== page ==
The Little Dandelion by Lula Lowe Weeden #BlackHistoryMonth #BlackLoveMatters #BlackLivesMatter #‎thisisluv‬ #BlackWomenMatter

The Little Dandelion by Lula Lowe Weeden

The dandelion stares
In the yellow sunlight.
How very still it is!
When it is old and grey,
I blow its white hair away,
And leave it with a bald head.

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The african-american poet Lula Lowe Weeden started writing poems as a child to immediate success. Her poems are intricate and direct.

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“Caroling Dusk: an Anthology of Verse by Black Poets.” Edited by Countee Cullen.

NEW and USED: Abebooks.com Caroling Dusk
NEW at independent bookstores NEAR you: Caroling Dusk

Green fingers :) Loving plants, trees, flowers, leaves… “Greenness” by Angelina Weld Grimké #BlackHistoryMonth #ValentinesDay

Greenness by Angelina Weld Grimké

Tell me is there anything lovelier,
Anything more quieting
Than the green of little blades of grass
And the green of little leaves?

Is not each leaf a cool green hand,
Is not each blade of grass a mothering green finger,
Hushing the heart that beats and beats and beats?

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“Caroling Dusk: an Anthology of Verse by Black Poets.” Edited by Countee Cullen.

NEW and USED: Abebooks.com Caroling Dusk
NEW at independent bookstores NEAR you: Caroling Dusk

“Brown eyes that loved without a trace of fear” and grandmothers! #BlackHistoryMonth #ValentinesDay #BlackLivesMatter

We begin with grandmothers. Isn’t it something else when you think we came out of of our grandmothers- in a very physical way… Her body gave either our father or our mother. You are physically a part of her body. Of course not everybody has a loving relationship with their grandparents or even *has* grandparents they know. Some people become our grandparents because of the air you breathe together or the houses you shared or the streets.

Part of a poem Face by Jean Toomer, it is a sad poem but he wrote it with so much love for the grandmother… loving her face:

Face

Hair—
silver-gray
like streams of stars,
Brows—
recurved canoes
quivered by the ripples blown by pain,
Her eyes—
mist of tears
condensing on the flesh below
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From: November Cotton Flower

Brown eyes that loved without a trace of fear,
Beauty so sudden for that time of year.

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All of the poem November Cotton Flower:

Boll-weevil’s coming, and the winter’s cold,
Made cotton-stalks look rusty, seasons old,
And cotton, scarce as any southern snow,
Was vanishing; the branch, so pinched and slow,
Failed in its function as the autumn rake;
Drouth fighting soil had caused the soil to take
All water from the streams; dead birds were found
In wells a hundred feet below the ground—
Such was the season when the flower bloomed.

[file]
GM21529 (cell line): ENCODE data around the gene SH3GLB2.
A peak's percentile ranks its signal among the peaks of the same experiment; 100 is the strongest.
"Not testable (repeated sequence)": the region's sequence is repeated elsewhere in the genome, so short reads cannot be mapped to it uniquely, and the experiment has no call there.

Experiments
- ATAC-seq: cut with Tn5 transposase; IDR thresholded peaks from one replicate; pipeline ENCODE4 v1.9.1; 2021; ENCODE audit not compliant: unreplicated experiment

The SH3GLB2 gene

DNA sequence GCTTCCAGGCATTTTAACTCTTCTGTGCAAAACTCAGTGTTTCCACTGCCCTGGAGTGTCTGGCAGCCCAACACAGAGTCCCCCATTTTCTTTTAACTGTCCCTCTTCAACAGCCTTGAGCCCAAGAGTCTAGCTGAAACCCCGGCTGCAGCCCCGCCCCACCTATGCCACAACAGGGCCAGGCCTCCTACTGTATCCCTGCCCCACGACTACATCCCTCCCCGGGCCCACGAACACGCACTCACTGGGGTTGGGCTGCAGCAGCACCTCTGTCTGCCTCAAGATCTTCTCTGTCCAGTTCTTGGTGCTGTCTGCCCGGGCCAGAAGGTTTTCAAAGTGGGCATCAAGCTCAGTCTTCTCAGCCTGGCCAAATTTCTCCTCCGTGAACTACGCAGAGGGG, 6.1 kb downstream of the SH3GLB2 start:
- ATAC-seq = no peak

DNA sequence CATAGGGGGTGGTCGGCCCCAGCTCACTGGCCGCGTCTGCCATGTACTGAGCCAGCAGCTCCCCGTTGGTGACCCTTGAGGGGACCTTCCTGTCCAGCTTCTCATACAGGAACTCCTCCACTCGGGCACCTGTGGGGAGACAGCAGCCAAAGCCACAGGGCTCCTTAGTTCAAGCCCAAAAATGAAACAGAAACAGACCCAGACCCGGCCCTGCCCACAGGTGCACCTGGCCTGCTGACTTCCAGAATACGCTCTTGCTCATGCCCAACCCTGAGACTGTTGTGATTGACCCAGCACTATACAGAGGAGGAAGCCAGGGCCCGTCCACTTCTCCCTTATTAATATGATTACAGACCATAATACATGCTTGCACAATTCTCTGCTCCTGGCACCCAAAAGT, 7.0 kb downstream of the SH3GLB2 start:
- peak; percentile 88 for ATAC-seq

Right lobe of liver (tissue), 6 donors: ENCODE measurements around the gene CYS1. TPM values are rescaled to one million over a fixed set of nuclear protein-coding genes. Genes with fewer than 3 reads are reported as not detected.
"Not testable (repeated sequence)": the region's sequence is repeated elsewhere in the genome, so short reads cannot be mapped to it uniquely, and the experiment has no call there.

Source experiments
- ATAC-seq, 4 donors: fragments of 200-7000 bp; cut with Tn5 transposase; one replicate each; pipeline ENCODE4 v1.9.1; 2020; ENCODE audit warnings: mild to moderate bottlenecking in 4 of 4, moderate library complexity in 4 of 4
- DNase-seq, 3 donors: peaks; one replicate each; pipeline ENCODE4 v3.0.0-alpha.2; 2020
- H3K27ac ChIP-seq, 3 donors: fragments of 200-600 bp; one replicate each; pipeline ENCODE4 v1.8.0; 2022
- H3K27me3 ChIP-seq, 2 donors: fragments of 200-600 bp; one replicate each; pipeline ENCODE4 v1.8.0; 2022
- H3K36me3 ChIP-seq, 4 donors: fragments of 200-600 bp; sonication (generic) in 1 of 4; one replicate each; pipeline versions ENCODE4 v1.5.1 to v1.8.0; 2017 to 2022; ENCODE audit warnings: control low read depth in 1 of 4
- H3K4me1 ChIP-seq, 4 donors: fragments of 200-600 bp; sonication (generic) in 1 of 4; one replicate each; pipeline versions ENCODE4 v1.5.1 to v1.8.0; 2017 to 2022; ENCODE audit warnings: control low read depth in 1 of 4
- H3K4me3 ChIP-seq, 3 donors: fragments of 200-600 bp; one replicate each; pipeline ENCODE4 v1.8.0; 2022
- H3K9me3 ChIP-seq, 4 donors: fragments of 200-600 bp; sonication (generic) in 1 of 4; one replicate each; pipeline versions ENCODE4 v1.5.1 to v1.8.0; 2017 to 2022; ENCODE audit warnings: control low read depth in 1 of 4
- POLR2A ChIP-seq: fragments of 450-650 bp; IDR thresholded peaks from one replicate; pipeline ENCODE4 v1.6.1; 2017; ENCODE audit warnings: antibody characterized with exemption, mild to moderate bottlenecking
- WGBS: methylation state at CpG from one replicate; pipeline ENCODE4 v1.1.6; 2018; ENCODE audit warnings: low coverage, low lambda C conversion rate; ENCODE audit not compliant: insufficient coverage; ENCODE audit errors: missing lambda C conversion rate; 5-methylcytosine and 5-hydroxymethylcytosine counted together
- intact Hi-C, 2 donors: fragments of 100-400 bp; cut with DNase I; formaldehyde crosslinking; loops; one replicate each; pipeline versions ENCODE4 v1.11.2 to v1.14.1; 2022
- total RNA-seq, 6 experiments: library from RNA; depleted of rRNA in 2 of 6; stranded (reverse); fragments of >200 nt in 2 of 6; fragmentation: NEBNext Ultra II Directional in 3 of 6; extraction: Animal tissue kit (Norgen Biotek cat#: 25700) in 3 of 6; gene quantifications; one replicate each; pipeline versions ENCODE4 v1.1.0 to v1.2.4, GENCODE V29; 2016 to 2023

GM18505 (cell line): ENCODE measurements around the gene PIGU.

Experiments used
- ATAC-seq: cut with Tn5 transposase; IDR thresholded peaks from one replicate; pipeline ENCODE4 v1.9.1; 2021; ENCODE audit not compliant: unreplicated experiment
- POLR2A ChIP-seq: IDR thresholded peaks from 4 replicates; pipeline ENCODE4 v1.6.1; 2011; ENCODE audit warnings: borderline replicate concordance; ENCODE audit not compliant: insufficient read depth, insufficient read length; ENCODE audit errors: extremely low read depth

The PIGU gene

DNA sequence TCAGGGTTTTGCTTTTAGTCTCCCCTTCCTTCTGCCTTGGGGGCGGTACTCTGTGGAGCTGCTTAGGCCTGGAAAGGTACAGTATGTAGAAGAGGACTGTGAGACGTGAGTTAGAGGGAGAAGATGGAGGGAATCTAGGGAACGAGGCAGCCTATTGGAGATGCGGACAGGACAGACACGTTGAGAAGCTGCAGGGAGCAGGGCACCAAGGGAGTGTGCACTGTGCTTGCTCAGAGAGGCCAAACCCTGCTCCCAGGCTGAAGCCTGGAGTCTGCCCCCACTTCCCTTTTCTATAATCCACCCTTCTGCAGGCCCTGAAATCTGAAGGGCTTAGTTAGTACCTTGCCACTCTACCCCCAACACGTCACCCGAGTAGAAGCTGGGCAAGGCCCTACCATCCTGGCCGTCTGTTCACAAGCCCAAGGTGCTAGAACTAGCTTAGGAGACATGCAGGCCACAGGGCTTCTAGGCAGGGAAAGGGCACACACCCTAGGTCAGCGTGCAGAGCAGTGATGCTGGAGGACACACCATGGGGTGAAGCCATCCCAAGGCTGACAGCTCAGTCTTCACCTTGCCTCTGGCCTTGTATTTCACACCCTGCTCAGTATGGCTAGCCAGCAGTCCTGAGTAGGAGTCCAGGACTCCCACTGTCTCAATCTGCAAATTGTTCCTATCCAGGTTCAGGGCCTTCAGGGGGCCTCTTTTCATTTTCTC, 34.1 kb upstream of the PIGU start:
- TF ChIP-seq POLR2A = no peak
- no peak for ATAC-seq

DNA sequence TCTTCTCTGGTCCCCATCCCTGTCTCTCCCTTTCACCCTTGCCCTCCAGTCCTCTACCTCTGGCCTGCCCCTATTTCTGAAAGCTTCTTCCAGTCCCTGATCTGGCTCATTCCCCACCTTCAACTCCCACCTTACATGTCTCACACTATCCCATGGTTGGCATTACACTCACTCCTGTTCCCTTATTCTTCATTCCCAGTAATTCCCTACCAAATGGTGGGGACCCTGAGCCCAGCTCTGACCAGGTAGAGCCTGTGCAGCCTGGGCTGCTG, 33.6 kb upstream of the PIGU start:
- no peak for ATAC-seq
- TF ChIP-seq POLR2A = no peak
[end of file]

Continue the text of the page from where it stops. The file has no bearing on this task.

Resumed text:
Old folks were startled, and it soon assumed
Significance. Superstition saw
Something it had never seen before:
Brown eyes that loved without a trace of fear,
Beauty so sudden for that time of year.
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“Caroling Dusk: an Anthology of Verse by Black Poets.” Edited by Countee Cullen.

NEW and USED: Abebooks.com Caroling Dusk
NEW at independent bookstores NEAR you: Caroling Dusk

I love you for your brownness. #BlackHistoryMonth #ValentinesDay #BlackLivesMatter #BlackHerStory

To a Dark Girl by Gwendolyn Bennet

I love you for your brownness
And the rounded darkness of your breast.
I love you for the breaking sadness in your voice
And shadows where your wayward eye-lids rest.

Something of old forgotten queens
Lurks in the lithe abandon of your walk
And something of the shackled slave
Sobs in the rhythm of your talk.

Oh, little brown girl, born for sorrow’s mate,
Keep all you have of queenliness,
Forgetting that you once were slave,
And let your full lips laugh at Fate!

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“Caroling Dusk: an Anthology of Verse by Black Poets.” Edited by Countee Cullen.
NEW and USED: Abebooks.com Caroling Dusk
NEW at independent bookstores NEAR you: Caroling Dusk

Lesbian Tenderness Alive Alive!

Fantasy

Gwendolyn Bennett
I sailed in my dreams to the Land of Night
Where you were the dusk-eyed queen,
And there in the pallor of moon-veiled light
The loveliest things were seen ...

A slim-necked peacock sauntered there
In a garden of lavender hues,
And you were strange with your purple hair
As you sat in your amethyst chair
With your feet in your hyacinth shoes.

Oh, the moon gave a bluish light
Through the trees in the land of dreams and night.
I stood behind a bush of yellow-green
And whistled a song to the dark-haired queen ...

 


Established in 1970, Glad Day Bookshop is the world’s oldest LGBTQ bookstore and Toronto’s oldest surviving bookstore. In 2012, a group of 23 community members pooled their funds and bought Glad Day Bookshop to save it from closing.

“Our best strategy for survival is adding new revenues streams like food and drink – which means a larger space.
We’ve picked out a great spot on Church Street that would allow us to be a bookstore & coffee shop during the day and a bar at night.
It is wheelchair accessible, with an accessible washroom.

It has a cute patio, a small space for performances and walls for art.

We will be a space where everyone feels welcome, sexy and celebrated.

We will be a queer-owned, indie place on Church Street. We will amplify the love, creativity, sexuality, diversity & liberation that Glad Day Bookshop is known for.”